About half way between Nikolai and McGrath, I decided to stop and try to warm up. It was about 30 below zero and I was cold and hungry. The trail ducked down into what looked like a small crater about five feet deep and maybe 100 feet across. There were a couple of dead trees nearby and I chopped firewood. Soon I had a nice little fire going in the middle of the trail. It was somewhere around midnight and I was sure nobody would be out that late, except me. Next I lit my peak stove, melted snow for water and threw in a package of top ramen for dinner. Everything was nice and comfy for a little while. I’m nearly stone cold deaf and didn’t hear the two snow machines that dove over the edge of the crater. You could have knocked their eyeballs off with a baseball bat when they saw me. I jumped out of the way as the machines went through my camp fire, continued on over my stove and my dinner, and came to a screeching halt. Well, maybe they didn’t screech because of the snow, but they stopped fast. They quickly rolled the snow machines upside down to make sure they were not on fire, walked back and asked, “Did you crash a plane or something?” “No,” I said, as I looked at my dinner littering the trail. We talked for a while and off they went to McGrath. I think they were quite impressed with what must have seemed like a huge lack of gray matter on my part.
McGrath was named after Peter McGrath, a local United States Marshal and it has a population of around 350 people. In 1906, gold was discovered in the area and McGrath became a regional supply center. It’s located on the banks of the Kuskokwim River and the village is still an important transportation and economic hub for the area.
Word must have spread about the idiot who had camped out in the middle of the trail, because when I arrived at the McGrath boat launching ramp on the Kuskokwim River a friend of mine met me and took me to her office. She worked for fish and wildlife and offered a plate full of doughnuts and a cup of coffee. I was so cold I couldn’t form a word. It felt like I had a mouth full of marbles and I was shivering like crazy. After about a half hour I was able to drink a cup of coffee and soon after the plate of doughnuts disappeared. I hoped everyone else had their fill before I arrived, but at that time of morning I seriously doubt it. I know I enjoyed the doughnuts more than anyone else would have. After a couple of days in McGrath with my good friends, Ray and Sally Collins, it was off to Ruby.
Now Ruby is roughly 200 miles from McGrath and during the winter there isn’t much going on through that stretch. Takotna lies about 17 air miles from McGrath and is situated on the north bank of the Takotna River. It was founded at the farthest point on the river that a small stern wheeler was able to reach carrying supplies to miners. There are a little over 50 people who live there and as I recall the town had a small bar that entertained a good portion of the population. Shortly after leaving McGrath it started snowing. It snowed quite a bit and then it snowed some more just for good measure. I kept trudging through the ever deepening snow until I became so pooped I couldn’t walk another step and stopped for the night. It turned out I was only about a half mile from Takotna when I went to bed. Let me say this. You don’t just go to bed on the trail. First you have to clear the snow away and set up the tent. Then inflate the self-inflating mattress. Why they call it self-inflating I’ll never know. This is how you inflate a non-inflating self-inflating mattress. You climb into the tent and light the stove. Then, being very careful not to burn the tent down, you unroll the self-inflating mattress and hold it over your head until it warms up. With the valve open, you should hear a sucking noise as the damn thing starts drawing air. Then you blow into the thing until it’s fully inflated. Now it’s time to start dinner.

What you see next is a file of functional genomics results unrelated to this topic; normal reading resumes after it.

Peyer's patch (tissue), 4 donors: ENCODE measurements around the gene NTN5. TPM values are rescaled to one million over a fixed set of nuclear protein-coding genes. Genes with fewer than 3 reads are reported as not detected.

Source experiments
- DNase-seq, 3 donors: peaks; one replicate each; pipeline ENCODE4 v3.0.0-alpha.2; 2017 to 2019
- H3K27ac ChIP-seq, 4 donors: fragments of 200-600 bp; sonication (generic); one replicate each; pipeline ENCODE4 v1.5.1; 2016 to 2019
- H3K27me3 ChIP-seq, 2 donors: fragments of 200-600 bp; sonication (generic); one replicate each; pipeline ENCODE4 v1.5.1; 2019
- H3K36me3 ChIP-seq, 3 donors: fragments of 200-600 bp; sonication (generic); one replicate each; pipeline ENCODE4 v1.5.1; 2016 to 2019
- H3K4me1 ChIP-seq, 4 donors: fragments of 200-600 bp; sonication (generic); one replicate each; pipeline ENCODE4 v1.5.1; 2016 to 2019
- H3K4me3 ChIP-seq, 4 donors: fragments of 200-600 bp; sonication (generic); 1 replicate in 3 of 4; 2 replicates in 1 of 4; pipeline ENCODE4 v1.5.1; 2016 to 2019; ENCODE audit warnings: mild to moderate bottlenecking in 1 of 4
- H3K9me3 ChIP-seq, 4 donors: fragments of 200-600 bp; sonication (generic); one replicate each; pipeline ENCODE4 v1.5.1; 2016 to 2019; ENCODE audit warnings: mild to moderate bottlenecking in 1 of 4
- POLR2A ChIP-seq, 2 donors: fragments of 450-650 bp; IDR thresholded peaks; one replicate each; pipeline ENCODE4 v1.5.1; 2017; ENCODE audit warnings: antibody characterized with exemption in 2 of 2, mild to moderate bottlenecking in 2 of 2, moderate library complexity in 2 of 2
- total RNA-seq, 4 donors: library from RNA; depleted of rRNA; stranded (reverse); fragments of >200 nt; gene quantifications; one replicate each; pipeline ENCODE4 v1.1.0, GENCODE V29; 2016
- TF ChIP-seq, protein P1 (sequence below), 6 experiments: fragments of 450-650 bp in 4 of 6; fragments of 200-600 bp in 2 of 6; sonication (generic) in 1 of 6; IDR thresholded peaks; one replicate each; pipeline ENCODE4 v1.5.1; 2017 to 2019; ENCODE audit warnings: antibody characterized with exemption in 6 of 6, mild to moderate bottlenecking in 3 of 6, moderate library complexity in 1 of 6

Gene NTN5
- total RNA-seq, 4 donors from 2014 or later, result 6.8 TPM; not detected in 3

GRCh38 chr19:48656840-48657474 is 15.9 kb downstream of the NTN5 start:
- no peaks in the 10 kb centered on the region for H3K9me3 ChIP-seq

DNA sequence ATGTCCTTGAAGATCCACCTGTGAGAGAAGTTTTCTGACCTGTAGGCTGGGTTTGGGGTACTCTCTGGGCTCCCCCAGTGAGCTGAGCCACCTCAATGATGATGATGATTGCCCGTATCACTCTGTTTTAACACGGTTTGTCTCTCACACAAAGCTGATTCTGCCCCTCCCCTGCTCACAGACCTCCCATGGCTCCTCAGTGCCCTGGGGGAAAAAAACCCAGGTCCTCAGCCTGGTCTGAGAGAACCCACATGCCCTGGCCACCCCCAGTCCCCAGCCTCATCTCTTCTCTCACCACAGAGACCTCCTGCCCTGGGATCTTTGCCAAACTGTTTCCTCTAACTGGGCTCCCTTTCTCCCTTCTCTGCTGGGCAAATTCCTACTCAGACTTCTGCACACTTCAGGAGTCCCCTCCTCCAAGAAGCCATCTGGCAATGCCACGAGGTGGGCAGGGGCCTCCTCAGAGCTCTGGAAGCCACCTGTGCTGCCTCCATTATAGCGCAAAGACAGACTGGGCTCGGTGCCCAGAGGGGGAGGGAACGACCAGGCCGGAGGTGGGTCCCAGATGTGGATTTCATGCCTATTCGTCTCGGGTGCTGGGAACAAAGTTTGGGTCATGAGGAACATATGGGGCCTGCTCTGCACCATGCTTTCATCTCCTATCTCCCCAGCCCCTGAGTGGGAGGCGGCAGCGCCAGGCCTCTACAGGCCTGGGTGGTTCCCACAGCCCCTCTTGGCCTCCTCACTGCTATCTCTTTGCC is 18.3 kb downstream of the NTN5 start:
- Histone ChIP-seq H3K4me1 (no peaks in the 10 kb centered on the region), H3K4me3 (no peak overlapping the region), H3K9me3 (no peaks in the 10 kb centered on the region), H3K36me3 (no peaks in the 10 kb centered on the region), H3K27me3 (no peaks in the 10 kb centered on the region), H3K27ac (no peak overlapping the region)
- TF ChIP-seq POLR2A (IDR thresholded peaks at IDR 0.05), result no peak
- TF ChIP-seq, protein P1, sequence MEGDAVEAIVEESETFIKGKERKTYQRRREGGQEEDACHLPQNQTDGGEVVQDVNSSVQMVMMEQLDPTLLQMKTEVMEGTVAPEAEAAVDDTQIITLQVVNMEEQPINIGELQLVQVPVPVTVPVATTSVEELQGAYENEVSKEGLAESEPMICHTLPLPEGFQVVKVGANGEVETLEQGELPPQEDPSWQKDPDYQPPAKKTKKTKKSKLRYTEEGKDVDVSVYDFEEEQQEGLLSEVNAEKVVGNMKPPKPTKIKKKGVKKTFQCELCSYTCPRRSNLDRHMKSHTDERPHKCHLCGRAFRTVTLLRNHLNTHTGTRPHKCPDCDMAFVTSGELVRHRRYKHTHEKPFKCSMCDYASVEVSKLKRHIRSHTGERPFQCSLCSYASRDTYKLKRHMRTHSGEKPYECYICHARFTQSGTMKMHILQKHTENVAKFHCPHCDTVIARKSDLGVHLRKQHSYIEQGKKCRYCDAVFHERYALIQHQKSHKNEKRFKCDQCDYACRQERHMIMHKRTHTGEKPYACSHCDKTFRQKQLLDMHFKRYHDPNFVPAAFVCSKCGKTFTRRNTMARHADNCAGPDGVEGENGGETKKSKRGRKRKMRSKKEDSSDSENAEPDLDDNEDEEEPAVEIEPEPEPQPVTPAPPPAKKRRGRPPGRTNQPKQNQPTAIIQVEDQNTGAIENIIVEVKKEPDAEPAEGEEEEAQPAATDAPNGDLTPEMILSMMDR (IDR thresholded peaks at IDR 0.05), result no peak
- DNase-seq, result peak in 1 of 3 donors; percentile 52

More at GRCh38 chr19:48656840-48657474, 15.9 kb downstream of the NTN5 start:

In Takotna, I stayed at a small B&B and it was here that I learned about shotgun logging. Yup. The son of the lady that owned the B&B had gone out to cut firewood and it seems one of the trees he had cut down refused to go down. It hung up in another tree and he was a little nervous about getting under it to persuade it to fall the rest of the way. Into the house he came to gather up his shotgun and a box of shells. “What cha huntn?” I asked. “Oh nothing, I got a tree hung up in another and need to get it down,” he said. Well nuts, I thought, I gotta see this, so I grabbed my hat and coat and followed him into the woods. About a hundred yards back, sure enough there was the unruly tree hung up just like he said. He blasted away at the treetop until he was out of shells and that’s when I let on that I had done a little logging in Southeast Alaska where I grew up. He wasn’t very talkative while we finished cutting up the tree but ya gotta give him an “A” for his idea.
I may as well tell you why I refer to the Iditarod trail as “booty road.” Most of the sled dog mushers carry bags of little booties that they put on the feet of the dogs when it gets extremely cold. The booties have a small Velcro strap attached that holds it onto the dog’s foot thereby protecting the foot from damage. It doesn’t take much damage to a sled dog’s foot to render it lame. These booties were all along the trail and I started to collect them as a novelty. They are all about the same size but there are many differing colors and patterns. As the dogs run, the booties often get loose and fall off. Usually a musher will reach down and grab the booties on the way by, but often times they miss. I have several zip lock bags full, and have no idea what to do with the booties given that my dog is too lazy to need them.